Constitution Check: Is the Senate due for a Madisonian revival?

Lyle Denniston looks at the likelihood of Tea Party senators in the next Congress, and what it could mean for the age-old arguments about the role of government.

The statements at issue:

“Ted Cruz’s victory in the Texas Republican runoff for the U.S. Senate nomination is the most impressive triumph yet for the still-strengthening Tea Party impulse….The Tea Party stands…with Madison, the most intellectually formidable Founder.  He created, and the Tea Party defends, a constitutional architecture that does not thwart democracy but refines it, on the fact that in a republic, which is defined by the principle of representation, the people do not directly decide issues, they decide who will decide. And the things representatives are permitted to decide are strictly circumscribed by constitutional limits on federal power.”

—George Will, syndicated columnist, in The Washington Post on August 2, in an article titled “Texas’ Ted Cruz gives tea party a Madisonian flair”

“The easy Republican primary victory in Texas of Ted Cruz…virtually assured the latest Tea Party candidate a seat in the chamber next year.  And he will not be alone when it comes to those backed by the movement…Among 17 contested Senate races and in Texas, more than half a dozen of the Republican candidates—or those currently running ahead in their primaries – are Tea Party-embraced.  The infusion of new conservative blood could alter the complexion of the Senate…”

—Jennifer Steinhauer, in The New York Times, on August 1.  The story was headlined “Tea Party Aims to Apply Its Touch to the Senate G.O.P.”

We checked the Constitution, and…

Perhaps the longest-running debate in America’s constitutional history has focused upon the division of power between the states and the national government.   Indeed, the Constitution was made possible only because, in the Great Compromise at the 1787 Convention, the delegates accepted James Madison’s core notion that power should not be concentrated at any one point in government, lest liberty and freedom suffer.

Madison, of course, clearly favored the creation of a strong national government after the debacle of the tragically weak Articles of Confederation.   But he never wavered from the view that the national government he was helping to create had to be reined in.  While in Congress in 1792, he wrote to a fellow Virginian: “If Congress can do whatever in their discretion can be done by money, and will promote the General Welfare, the Government is no longer a limited one, possessing enumerated powers, but an indefinite one.”

About Constitution Check

  • In a continuing series of posts, Lyle Denniston provides responses based on the Constitution and its history to public statements about its meaning and what duties it imposes or rights it protects.

From those origins, America’s constitutional dialogue has never strayed very far from an exploration of what James Madison would say, if he were to return to lend his voice to this or that historic moment, whether it be a moment of crisis or one of opportunity.    It is obvious, since the rise of the “Tea Party impulse” (in George Will’s useful phrase), that another of those moments has arrived and America is once again debating whether government is too dominant in the lives of the people.

Starting with the congressional elections in 2010, sweeping the first wave of the Tea Party’s favorites into the House and Senate, the demand for “limited government” has shown no signs of losing its fervor.   Ted Cruz’s victory in Texas this month, in fact, is just the latest of a string of triumphs for those political forces, and they seem sure to have an influential bloc of their preferred candidates entering the Senate in January.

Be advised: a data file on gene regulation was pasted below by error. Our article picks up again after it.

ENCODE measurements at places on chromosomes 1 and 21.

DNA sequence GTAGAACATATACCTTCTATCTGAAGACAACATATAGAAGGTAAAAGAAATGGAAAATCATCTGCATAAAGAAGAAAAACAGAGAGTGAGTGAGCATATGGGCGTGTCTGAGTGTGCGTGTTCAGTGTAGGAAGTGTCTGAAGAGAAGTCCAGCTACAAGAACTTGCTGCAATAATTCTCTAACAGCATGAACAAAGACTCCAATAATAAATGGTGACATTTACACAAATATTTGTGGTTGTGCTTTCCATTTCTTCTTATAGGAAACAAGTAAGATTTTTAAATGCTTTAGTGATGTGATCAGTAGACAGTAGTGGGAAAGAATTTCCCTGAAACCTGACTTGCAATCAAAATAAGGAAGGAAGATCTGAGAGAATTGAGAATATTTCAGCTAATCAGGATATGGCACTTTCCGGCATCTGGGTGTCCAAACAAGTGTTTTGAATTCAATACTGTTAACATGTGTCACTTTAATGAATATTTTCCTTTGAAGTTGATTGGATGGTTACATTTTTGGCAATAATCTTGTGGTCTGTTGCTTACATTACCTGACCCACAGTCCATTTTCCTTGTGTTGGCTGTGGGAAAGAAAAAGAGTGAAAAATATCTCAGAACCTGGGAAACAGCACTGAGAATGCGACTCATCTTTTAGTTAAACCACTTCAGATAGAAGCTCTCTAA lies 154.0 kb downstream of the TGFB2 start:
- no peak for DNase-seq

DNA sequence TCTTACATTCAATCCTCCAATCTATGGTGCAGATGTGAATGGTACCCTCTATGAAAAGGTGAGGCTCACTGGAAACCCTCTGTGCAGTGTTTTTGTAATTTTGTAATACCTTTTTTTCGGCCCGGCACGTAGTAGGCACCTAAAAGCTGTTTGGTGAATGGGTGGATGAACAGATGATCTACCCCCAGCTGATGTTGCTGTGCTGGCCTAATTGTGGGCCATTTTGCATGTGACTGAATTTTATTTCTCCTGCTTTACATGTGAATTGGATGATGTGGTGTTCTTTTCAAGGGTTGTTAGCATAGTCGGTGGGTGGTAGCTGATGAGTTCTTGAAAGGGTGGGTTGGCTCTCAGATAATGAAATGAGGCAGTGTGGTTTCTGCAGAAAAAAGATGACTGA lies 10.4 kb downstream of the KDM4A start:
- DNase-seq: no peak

The question will then arise, however, over what that will mean for the process of governance.  Will the Senate be more, or less, capable of getting something done?  Will the dividing lines between the parties continue to be an almost unbridgeable chasm?  Will the newly energized debate over the size of government be carried on with civility, or rancor?   Will ideological purity – on either side of the aisle – continue to regard compromise as betrayal?

The Constitution cannot provide answers to those questions.  The First Amendment has provided the political condition that allows for the rise of a movement like the “Tea Party,” but it does not guarantee how such a movement will conduct itself if it prevails at the ballot box.  The architecture of the Constitution gives voters the key role in placing people in Congress, but not in forcing them to be productive lawmakers.  The Constitution gives each chamber of Congress the authority to write its own rules of procedure, but does not guarantee that those will never produce gridlock or inaction.

At some point, the Constitution – almost as a matter of faith – stands aside and leaves it to those who have won elections to choose how they will perform in their representative capacities.   If they have won legitimately, without chicanery or skewing the process, they will be allowed a time before another election can hold them to account, so it is very much up to them what they will do with that time.   They can take the easy sloganeering of the political campaigns into office with them, and use that in the pretense that it is reasoned discourse.   Or they can take the option of earning the trust that the voters – and the Constitution – handed to them.    They just might make James Madison, in his heaven, proud of what they have done with his legacy.

Lyle Denniston is the National Constitution Center’s Adviser on Constitutional Literacy. He has reported on the Supreme Court for 54 years, currently covering it for SCOTUSblog, an online clearinghouse of information about the Supreme Court’s work.

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